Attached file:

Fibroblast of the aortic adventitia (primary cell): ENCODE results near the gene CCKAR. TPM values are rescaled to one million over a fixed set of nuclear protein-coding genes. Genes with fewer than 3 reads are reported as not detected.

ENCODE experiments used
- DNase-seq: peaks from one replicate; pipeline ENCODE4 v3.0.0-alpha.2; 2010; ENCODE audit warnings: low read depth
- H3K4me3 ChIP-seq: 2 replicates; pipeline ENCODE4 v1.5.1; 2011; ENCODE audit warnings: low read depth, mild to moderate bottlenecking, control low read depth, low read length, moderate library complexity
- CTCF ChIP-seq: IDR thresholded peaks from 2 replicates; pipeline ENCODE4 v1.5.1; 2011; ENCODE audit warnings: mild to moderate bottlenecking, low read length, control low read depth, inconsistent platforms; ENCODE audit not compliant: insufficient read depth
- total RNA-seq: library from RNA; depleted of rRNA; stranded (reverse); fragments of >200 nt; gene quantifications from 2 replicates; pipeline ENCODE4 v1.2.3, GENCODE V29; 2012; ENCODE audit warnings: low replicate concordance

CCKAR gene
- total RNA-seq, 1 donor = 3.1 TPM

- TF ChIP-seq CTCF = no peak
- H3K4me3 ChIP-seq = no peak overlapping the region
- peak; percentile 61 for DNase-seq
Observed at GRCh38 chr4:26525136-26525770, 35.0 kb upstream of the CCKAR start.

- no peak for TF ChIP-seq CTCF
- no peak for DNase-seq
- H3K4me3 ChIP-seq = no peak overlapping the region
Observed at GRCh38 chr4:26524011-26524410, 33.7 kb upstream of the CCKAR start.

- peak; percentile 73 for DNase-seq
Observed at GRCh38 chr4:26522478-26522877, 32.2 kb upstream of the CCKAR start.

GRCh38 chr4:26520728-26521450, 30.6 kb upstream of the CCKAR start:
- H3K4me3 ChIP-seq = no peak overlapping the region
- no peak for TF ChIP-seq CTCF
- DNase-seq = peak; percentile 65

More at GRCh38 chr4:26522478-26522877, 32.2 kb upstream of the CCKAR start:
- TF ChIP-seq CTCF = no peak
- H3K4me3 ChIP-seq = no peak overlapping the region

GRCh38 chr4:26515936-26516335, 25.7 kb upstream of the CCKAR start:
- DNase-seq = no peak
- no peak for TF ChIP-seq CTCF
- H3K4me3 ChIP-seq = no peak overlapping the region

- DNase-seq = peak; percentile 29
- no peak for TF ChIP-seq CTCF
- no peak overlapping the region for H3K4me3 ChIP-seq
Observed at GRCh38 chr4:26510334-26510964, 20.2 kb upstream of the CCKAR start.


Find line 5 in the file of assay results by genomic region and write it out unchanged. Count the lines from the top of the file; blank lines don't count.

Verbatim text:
- CTCF ChIP-seq: IDR thresholded peaks from 2 replicates; pipeline ENCODE4 v1.5.1; 2011; ENCODE audit warnings: mild to moderate bottlenecking, low read length, control low read depth, inconsistent platforms; ENCODE audit not compliant: insufficient read depth